NEW YORK (AP) — Boy, it just wasn't J.C. Penney's year.
The mid-priced department store chain on Wednesday reported another much larger-than-expected loss in the fiscal fourth quarter on a nearly 30 percent plunge in revenue in the latest sign that shoppers aren't happy with the changes it's made in the past year.
The results mark a full year of massive quarterly losses and revenue declines that miss Wall Street estimates since J.C. Penney Co. began a turnaround strategy that included ditching most of its coupons and sales events in favor of everyday low prices, bringing in hipper designer brands such as Betsy Johnson and remaking outdated stores.
The quarterly performance also puts additional pressure on CEO Ron Johnson, the former Apple Inc. executive who was brought in about a year ago to turn the stodgy retailer that was losing money into a hip and profitable company that can compete with the likes of Macy's or H&M. In the past year since Johnson rolled out his plan, though, even once loyal customers have strayed away from the 1,100-store chain.
Teresa Cansell, for instance, used to make the 45-mile trek from her farm near Leon, Kan., to a Penney store in Wichita about once a month. But since Penney started making changes last year, she's only been twice. And on her latest trip in December, she walked out empty handed because she couldn't find a leather jacket she wanted.
"I loved the old J.C. Penney. I liked the coupons," Cansell, 53, said. "I used to go to Penney every time I got them in the mail. I would buy a ton of stuff."
Penney's results show that other shoppers feel the same way. During the fourth quarter that ended Feb. 2, Penney's revenue at stores opened at least a year — a figure the retail industry uses to measure of a store's health — dropped 31.7 percent.
That's on top of hefty drops in the previous three quarters of 26.1 percent in the third, 21.7 percent in the second and 19 percent in the first. And it's steeper than the decline of 26.1 percent Wall Street had expected.
Penney, based in Plano, Texas, also widened its loss to $552 million, or $2.51 per share, up from a loss of $87 million, or 41 cents per share a year ago. Excluding charges related to restructuring and management changes, Penney's adjusted loss for the quarter was $427 million, or $1.95 per share.
Total revenue dropped 28.4 percent to $3.88 billion. Analysts had expected a loss of 23 cents on revenue of $4.08 billion, according to research firm FactSet.
Penney's results for the full year reveal just how much the company is struggling to shore up its business.
For the fiscal year, Penney lost $985 million, or $4.49 per share, compared with a loss of $152 million, or 70 cents per share, in fiscal 2011. And the company's revenue fell nearly a quarter, or 24.8 percent, to $12.98 billion from the previous year's $17.26 billion.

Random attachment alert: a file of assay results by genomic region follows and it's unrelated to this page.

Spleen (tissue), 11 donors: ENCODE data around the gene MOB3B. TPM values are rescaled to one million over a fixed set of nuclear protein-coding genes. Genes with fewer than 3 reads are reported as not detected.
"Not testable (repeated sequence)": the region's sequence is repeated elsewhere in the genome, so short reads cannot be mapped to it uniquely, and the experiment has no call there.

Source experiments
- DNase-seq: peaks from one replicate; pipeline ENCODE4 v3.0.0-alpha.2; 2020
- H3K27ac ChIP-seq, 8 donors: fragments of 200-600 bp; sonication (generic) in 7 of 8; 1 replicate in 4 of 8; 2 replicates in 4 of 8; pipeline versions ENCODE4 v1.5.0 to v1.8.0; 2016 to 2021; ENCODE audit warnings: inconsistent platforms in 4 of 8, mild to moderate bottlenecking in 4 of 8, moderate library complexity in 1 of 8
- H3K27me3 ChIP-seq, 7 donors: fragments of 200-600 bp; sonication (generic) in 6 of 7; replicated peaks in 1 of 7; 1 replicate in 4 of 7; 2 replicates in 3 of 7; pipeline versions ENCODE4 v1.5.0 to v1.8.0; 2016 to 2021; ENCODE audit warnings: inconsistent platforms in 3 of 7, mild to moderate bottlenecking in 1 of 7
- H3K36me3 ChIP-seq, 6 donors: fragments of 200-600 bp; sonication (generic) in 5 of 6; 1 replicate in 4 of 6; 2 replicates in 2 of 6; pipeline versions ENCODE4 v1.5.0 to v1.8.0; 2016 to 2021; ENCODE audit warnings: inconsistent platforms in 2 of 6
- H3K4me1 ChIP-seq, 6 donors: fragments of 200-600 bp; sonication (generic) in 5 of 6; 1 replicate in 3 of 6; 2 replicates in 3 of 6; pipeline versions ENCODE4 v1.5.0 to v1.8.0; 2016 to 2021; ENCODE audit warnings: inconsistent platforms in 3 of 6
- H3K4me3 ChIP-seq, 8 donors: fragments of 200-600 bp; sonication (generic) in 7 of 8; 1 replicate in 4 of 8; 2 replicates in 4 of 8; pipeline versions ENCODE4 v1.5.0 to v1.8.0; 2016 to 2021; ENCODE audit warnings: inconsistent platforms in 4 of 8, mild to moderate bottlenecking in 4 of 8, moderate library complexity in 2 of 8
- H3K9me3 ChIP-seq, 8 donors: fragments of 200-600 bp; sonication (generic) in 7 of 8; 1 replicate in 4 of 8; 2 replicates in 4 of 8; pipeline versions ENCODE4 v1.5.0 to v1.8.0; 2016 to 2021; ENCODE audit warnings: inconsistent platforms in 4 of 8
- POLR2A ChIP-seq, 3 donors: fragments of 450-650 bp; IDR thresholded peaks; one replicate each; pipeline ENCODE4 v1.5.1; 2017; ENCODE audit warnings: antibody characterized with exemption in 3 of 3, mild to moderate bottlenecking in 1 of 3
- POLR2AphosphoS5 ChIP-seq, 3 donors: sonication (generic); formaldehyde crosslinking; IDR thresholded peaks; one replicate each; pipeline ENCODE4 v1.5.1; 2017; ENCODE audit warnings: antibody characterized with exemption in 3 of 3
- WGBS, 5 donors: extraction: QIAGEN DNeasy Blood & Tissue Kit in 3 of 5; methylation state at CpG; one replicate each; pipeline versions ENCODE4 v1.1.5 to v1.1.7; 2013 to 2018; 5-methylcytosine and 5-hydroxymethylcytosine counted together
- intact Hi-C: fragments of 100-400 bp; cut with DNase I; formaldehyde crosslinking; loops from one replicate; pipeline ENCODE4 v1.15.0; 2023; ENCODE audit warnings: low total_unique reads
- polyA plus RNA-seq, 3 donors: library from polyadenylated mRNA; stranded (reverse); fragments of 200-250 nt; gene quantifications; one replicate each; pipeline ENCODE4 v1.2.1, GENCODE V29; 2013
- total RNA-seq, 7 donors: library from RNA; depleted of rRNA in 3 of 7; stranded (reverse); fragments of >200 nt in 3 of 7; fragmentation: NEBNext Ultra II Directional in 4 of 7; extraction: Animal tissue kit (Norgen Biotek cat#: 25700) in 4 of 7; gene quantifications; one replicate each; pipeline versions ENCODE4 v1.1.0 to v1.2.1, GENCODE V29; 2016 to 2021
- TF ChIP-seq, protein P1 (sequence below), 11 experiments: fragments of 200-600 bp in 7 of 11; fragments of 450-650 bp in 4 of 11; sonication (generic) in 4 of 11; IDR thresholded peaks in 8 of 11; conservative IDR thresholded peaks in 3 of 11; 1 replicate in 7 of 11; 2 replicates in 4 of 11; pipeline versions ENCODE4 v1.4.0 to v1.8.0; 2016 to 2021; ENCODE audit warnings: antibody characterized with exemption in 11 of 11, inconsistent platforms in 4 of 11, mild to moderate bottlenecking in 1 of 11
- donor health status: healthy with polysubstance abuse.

"It's the worst performance I have ever seen by a company in one year," said Walter Loeb, an independent retail consultant.
Wall Street hasn't been any happier than Main Street with Penney's changes.
On the quarterly news of its quarterly results, which were reported after markets were closed for the day, Penney shares fell nearly 9 percent, or $1.89, to $19.27 in after-hour trading.
In total, investors, who initially sent Penney shares soaring 24 percent to about $43 after the company announced the everyday pricing plan in late January of last year, have pushed them down by about half since early last year and the company's ratings are in junk status.
It's not the way Johnson had hoped things would go when he took the top job at Penney in November 2012. A couple of months later, on Feb. 1 of last year, Johnson launched a new pricing that was designed to wean customers off the markdowns they'd become accustomed to, but that ultimately eat into profits.
He got rid of the nearly 600 sales Penney offered at various times throughout the year for a three-tiered strategy that permanently lowered prices on all items in the store by 40 percent, offered monthlong discounts on select items and periodic clearance events throughout the year. He also got rid of the word "sales" from the company's marketing and rolled out colorful ads that featured dogs and children.
But customers weren't responding to the changes, so Johnson had to tweak his strategy. The latest change started this month when Penney began adding back sales events. The company also started putting price tags on half of its merchandise that show customers how much they're saving by shopping at Penney. The chain also rolled out ads to showcase that people can save money by shopping there.
In addition to those changes, Johnson has said that Penney is starting to see some positive results from its makeover of stores with sectioned-off shops that feature different brands. The company said the reception has been warm to the 10 mini-shops that it rolled out this fall, including those for Levi's brand and Penney's new JCP line of casual clothes. Other brands, including Joe Fresh, will be rolled out in coming years.
The worry on Wall Street is that Johnson won't be able to turn around business fast enough to finance the transformation of its stores. But customers like Ricky Rodriguez, from Fort Worth, Texas, offer hope for Penney.
"I feel like the guy section is getting more hip," said the 27-year-old who recently bought a dress shirt for $25 at Penney. "I've been going there every other week."